SOTTO IN THE VILLAGE (425 Spadina Road, at Lonsdale, 416-322-8818) Complete dinners for $65 per person ($30 at lunch), including all taxes, tip and a glass of consignment wine. Average main $25. Licensed. Access: barrier-free, but narrow, crowded room. Rating: NN Rating: NNNNN
It was a dark and stormy night. Actually, it was one of the last balmier evenings of the season in Forest Hill, but it might as well have been as chilly as Transylvania.
We've arrived at Sotto in the Village, the recently launched uptown sibling of Sotto Sotto, that pricey subterranean Italian grotto popular with visiting celebs staying at Yorkville's Four Seasons just down the road. We've made the requisite reservations (a pleasant woman on the phone assured us that, yes, even on a Tuesday at 6 pm it's a good idea, as it does get quite packed early) and have shown up at the appointed hour.
We're met at the door of the narrow 40-some-seat eatery by a cadaverous chap who exudes all the warmth of Max Schreck in Nosferatu, and after a sneer and a dismissive wave of his hand, he asks us to follow him. He leads us to one of several empty marble-topped tables in the middle room, this one pulled right up against that of a well-heeled woman of advanced age dining alone on very puréed cream of cauliflower soup ($7.95). We point out the lovely vacant table in a nearby corner framed by an ornate gilded mirror.
"It's booked for seven," he barks.
Now, we're not a bunch of country bumpkins or day-tripping interlopers. Tonight I've brought along Ross and Joanne Young of Queen West's 20th Century Gallery. They're a fairly sophisticated couple, having just returned from their annual summer jaunt eating their way through Venice, Paris and, er, Sarnia. Fellow art dealer and friend Jared Sable and family are having dinner in Sotto's front window. Hell, I've even combed my hair.
The cold shoulder may be shocking, but considering what follows at Sotto, not entirely unexpected. Once the Count exits stage left, we're attended by a very chatty server. We volley her parlay of, "And how are you tonight?" with our own polite inquiry about her well-being. She then proceeds to tell us more than we really care to know about what she had for dinner last night and its subsequent effects on her gastro-intestinal system.
"But don't worry, I didn't eat it here," she laughs. "Can I get you something to drink?"
No, but you can put your hands in the air where we can see them and slowly back away from the table. She soon returns with complimentary bruschetta, a trio of grilled baguette slices topped with chunky tomato and a chiffonade of fresh basil.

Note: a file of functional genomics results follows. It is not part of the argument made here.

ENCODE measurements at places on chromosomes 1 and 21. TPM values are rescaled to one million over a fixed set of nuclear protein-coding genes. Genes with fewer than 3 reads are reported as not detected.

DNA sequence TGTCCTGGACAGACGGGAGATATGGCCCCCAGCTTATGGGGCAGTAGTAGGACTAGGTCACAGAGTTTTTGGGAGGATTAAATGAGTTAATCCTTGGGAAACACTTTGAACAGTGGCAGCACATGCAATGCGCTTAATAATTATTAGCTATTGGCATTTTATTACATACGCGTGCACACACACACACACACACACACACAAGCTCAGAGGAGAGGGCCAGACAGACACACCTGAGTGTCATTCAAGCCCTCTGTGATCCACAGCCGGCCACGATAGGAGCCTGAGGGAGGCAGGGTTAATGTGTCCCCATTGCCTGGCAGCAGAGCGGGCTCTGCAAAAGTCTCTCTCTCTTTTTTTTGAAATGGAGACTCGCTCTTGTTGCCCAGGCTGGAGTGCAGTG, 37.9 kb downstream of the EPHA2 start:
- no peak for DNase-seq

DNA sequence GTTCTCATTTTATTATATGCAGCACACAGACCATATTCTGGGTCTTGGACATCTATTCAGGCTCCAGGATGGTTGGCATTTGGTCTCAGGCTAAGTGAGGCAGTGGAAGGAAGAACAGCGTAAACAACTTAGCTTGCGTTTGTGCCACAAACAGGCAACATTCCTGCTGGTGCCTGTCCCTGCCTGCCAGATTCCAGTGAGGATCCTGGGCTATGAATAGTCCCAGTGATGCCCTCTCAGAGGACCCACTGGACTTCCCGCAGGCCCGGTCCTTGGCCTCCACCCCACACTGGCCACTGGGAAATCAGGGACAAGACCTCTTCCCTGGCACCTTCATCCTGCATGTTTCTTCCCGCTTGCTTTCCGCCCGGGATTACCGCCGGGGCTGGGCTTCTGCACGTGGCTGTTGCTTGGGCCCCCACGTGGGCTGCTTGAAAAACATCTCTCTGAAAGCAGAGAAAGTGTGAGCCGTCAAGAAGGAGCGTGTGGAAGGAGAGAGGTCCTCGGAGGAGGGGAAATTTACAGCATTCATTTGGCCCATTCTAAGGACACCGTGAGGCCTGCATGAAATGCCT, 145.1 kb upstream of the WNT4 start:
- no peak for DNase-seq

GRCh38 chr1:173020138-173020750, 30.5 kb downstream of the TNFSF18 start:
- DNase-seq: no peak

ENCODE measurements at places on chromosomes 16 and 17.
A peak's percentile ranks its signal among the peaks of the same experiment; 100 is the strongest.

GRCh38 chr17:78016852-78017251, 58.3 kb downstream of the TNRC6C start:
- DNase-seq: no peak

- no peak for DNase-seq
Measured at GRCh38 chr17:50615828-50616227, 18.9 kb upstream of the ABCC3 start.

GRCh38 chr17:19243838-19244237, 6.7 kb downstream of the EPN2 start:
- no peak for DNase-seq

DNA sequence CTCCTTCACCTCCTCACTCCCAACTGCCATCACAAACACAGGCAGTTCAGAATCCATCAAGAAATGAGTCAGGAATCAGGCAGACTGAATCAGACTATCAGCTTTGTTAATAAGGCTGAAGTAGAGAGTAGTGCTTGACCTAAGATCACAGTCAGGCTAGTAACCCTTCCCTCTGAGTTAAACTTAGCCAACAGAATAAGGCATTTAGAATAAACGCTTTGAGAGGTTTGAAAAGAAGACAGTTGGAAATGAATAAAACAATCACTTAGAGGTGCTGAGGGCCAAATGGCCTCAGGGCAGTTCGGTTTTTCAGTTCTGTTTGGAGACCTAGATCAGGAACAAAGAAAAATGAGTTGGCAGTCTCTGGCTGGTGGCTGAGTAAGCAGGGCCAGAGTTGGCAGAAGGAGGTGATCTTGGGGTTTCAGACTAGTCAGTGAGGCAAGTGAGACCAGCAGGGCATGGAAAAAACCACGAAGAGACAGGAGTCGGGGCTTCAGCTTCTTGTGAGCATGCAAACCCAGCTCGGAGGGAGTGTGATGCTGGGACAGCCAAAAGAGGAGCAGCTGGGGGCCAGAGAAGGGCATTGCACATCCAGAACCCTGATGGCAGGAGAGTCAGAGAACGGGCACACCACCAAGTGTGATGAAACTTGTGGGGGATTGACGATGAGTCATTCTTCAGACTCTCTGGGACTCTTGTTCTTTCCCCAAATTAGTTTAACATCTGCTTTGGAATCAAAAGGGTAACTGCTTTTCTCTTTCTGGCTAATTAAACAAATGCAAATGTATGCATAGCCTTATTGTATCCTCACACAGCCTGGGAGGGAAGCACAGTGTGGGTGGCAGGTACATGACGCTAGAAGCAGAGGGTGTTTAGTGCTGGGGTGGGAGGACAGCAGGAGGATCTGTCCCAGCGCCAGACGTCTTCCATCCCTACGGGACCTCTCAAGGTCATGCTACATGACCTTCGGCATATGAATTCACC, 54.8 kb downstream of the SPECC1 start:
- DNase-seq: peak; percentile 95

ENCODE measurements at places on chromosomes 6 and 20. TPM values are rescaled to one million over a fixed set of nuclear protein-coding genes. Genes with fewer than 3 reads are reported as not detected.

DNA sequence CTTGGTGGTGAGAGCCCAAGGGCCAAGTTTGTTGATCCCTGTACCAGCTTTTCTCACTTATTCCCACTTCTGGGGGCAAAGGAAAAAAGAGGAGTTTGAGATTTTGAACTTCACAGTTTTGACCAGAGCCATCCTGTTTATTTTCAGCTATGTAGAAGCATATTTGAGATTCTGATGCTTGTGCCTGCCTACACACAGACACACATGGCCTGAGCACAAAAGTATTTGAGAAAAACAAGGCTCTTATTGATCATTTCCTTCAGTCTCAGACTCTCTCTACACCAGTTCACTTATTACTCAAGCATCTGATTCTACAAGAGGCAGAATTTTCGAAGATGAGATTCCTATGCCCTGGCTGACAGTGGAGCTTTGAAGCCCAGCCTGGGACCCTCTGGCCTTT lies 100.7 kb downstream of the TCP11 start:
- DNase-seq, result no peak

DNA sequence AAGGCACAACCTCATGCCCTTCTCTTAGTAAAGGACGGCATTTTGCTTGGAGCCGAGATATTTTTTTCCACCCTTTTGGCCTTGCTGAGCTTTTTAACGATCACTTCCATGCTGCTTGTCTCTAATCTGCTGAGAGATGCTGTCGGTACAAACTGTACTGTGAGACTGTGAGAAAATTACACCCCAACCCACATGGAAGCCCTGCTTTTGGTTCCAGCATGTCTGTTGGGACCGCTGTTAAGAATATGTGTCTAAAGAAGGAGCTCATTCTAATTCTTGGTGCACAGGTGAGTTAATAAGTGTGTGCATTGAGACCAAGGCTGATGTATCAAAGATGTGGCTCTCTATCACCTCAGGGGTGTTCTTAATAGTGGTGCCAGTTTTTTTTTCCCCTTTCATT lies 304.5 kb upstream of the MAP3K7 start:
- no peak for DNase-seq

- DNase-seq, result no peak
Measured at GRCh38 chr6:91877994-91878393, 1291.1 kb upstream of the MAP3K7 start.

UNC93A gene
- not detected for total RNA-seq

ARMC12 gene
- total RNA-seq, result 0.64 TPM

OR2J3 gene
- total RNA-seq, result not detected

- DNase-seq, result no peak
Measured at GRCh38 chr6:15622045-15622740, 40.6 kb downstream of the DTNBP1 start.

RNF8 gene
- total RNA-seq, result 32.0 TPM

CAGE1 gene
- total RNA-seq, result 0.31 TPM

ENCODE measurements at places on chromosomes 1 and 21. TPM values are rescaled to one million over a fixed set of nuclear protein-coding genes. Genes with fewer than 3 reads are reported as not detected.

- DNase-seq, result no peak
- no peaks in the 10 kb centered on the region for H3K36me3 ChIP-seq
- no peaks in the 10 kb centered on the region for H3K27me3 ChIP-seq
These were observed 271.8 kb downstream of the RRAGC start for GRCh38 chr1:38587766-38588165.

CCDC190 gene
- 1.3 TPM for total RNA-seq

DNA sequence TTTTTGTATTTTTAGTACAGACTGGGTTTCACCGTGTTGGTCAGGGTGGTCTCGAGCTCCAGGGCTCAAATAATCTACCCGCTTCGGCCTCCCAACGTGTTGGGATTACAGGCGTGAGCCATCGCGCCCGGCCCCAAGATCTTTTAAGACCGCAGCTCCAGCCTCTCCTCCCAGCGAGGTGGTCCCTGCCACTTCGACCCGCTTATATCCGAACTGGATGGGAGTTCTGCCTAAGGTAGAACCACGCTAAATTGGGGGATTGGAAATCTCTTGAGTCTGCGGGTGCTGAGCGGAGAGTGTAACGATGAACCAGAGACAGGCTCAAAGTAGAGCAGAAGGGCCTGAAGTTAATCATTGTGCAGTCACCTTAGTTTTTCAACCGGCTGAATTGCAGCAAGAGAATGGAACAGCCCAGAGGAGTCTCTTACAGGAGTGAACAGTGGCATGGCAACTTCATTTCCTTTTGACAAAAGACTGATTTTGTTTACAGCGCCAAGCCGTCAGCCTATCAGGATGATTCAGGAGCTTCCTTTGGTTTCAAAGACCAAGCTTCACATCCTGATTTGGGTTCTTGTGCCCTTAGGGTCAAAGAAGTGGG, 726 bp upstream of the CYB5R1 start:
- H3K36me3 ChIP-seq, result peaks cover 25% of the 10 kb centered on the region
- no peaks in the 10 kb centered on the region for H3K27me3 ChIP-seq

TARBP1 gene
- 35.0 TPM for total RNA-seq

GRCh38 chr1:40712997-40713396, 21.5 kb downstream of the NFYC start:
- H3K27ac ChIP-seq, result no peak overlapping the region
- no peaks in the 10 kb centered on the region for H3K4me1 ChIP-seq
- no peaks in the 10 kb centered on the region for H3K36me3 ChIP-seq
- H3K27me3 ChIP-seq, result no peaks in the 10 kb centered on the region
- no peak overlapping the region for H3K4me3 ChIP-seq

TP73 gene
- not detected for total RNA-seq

We're tucking into our shared starters doughy, somewhat soggy battered calamari fritti ($11.95) paired with a terrific roasted red pepper 'n' tomato salsa, an innocuous Caesar salad ($10.95) made with knife-cut romaine that may as well be iceberg when a fight breaks out in the kitchen.
After several minutes, the shouting match dies down. Since it's in Italian a good sign foodwise, I suppose we nervously ask what it was about.
"Oh, that happens all the time," she replies. "The chef's deaf."
It's now approaching 7 and the party who were smart enough to book the primo corner table have finally arrived. They're led by David Frum, the neo-con nitwit from the National Post. Well, there go our appetites.
We soldier on regardless with our mains. Agnello con Carciofi ($18.95) turns out to be a generously portioned stew of tasty tender lamb laced with artichoke leaves. Other big plates of marrow-rich osso buco ($23.95) and super honey-braised short beef ribs ($22.95) come with identical sides: grilled polenta and veggies du jour. Under the misconception that sides are á la carte, we've also ordered a heap of Swiss chard dressed with a suggestion of roasted garlic, and a bowl of Salsa Giovanni (both $6.95) that seems to be exactly the same thing that came with the calamari, only minus the peppers.
Polishing off the last of a delightfully smoky Spanish red (03 Roble Prado Rey, $10.50 glass/$42 bottle), we realize we've ordered way too much food and signal our server that we're finished even though our plates are still half-full. Suddenly speechless, she quickly removes them. We never see them again. Doesn't Forest Hill do leftovers?
There's certainly room for dessert. When we ask if they're made in-house, our server assures us.
"Well, not really," we're told. "They're made at the other Sotto, and the tiramisu's ($7.50) sold out. But it's not one of our better ones anyway."
Instead, we make do with Dolce Africa ($10.95), an airy multi-tiered chocolate torte layered with banana and golden merengue. By now, Sotto is jammed to the rafters, the noise level rendering the CD playing on the sound system Zuccharo, the Phil Collins of Italian pop virtually inaudible, which, come to think of it, is no bad thing.
We thread our way toward the door through a long line of air-kissing folk dressed in velour workout suits and designer flip-flops clamouring for tables.